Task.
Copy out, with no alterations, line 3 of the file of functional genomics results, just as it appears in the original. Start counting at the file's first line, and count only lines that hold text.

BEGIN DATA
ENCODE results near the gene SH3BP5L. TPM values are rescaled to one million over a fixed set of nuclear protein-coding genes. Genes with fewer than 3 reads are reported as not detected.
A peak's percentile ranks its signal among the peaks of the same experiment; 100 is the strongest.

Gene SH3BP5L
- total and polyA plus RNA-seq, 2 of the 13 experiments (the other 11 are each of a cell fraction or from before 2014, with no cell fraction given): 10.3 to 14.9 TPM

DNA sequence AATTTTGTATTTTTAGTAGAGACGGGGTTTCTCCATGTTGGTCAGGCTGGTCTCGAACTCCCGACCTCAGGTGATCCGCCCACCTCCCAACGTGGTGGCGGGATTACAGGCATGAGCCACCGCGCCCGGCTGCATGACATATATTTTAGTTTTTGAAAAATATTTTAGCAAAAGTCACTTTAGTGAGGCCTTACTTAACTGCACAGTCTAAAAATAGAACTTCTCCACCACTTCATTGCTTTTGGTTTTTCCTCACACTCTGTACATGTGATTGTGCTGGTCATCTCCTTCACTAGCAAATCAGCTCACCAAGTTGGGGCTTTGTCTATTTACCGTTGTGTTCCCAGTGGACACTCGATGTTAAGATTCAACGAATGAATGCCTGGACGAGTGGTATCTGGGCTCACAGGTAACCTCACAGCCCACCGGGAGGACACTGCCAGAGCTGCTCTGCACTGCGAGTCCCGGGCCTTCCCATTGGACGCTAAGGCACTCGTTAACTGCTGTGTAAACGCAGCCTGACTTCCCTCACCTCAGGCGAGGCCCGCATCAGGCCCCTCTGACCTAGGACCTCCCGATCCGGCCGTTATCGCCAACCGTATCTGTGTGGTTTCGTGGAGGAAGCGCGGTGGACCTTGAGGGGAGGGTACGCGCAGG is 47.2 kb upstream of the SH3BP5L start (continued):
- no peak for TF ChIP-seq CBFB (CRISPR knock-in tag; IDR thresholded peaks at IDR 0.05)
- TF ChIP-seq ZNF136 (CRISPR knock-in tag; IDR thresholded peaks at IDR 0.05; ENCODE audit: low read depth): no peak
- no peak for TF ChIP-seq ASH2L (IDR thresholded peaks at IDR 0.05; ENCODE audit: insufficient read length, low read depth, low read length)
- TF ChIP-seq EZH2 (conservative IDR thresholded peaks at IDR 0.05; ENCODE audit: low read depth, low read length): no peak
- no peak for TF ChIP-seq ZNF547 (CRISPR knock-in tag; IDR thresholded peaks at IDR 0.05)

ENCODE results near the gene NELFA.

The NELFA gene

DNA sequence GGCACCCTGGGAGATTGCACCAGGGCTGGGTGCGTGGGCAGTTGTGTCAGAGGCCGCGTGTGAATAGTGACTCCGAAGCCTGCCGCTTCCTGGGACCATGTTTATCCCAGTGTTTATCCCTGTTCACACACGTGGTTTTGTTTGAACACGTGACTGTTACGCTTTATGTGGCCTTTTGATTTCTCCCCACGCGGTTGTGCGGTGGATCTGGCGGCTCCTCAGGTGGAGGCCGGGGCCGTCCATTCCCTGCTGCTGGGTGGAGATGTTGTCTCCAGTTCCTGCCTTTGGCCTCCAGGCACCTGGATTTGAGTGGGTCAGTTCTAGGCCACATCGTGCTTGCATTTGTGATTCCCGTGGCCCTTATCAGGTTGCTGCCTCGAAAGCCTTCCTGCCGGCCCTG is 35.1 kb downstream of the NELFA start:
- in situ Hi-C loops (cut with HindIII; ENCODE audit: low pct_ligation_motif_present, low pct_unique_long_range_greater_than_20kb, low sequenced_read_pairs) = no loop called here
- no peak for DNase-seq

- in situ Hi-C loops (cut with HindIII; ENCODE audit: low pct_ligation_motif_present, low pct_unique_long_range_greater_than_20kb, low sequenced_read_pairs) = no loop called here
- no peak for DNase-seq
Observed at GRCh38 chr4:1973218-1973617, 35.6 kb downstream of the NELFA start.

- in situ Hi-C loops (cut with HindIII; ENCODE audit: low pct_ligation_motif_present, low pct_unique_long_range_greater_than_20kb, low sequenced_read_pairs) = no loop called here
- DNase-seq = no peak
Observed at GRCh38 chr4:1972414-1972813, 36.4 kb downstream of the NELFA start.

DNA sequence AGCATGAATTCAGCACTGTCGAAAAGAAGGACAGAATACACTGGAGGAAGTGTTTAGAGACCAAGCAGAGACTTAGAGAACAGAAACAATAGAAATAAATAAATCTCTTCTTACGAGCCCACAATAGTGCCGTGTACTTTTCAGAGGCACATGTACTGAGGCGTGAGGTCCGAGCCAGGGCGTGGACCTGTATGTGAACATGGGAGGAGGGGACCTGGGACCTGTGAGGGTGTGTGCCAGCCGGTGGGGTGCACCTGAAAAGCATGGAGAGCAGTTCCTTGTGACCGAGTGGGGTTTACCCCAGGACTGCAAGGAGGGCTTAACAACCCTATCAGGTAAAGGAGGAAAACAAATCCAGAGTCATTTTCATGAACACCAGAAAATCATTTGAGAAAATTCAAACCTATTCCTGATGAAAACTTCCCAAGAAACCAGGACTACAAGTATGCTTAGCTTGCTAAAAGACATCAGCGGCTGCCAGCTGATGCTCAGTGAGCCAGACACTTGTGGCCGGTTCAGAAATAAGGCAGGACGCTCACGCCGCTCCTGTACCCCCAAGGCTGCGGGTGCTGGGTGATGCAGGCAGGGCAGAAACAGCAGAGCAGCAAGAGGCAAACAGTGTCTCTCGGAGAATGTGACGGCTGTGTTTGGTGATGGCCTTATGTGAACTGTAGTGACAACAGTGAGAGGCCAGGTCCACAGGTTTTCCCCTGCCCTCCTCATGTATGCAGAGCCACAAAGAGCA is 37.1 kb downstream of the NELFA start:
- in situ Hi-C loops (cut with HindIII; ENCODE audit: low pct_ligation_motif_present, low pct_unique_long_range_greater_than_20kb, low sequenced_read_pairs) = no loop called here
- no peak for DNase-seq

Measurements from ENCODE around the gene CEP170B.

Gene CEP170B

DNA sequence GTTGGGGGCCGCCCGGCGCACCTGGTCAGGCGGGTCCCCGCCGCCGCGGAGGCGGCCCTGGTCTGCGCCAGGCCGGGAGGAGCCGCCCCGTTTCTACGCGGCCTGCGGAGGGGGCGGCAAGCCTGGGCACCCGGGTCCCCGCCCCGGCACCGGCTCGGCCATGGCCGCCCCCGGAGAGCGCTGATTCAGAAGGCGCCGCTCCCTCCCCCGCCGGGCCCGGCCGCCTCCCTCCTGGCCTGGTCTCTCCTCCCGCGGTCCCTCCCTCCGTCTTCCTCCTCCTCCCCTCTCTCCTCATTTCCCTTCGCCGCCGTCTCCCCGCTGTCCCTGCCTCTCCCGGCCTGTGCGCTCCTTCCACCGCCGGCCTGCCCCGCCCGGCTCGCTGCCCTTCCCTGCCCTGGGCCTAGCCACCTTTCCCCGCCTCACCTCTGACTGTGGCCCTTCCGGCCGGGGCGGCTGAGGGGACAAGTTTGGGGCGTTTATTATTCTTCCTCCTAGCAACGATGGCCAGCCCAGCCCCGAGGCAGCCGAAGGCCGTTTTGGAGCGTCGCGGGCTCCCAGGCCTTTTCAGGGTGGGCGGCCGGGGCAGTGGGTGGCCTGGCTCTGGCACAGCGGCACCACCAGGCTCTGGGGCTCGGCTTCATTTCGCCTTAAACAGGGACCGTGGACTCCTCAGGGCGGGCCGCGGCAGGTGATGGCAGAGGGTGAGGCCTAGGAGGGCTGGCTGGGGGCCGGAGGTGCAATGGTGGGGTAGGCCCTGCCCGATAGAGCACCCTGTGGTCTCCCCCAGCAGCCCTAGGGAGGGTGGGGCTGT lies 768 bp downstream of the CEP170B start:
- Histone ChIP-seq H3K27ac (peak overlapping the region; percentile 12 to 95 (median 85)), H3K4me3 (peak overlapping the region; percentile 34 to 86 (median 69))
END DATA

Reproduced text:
Gene SH3BP5L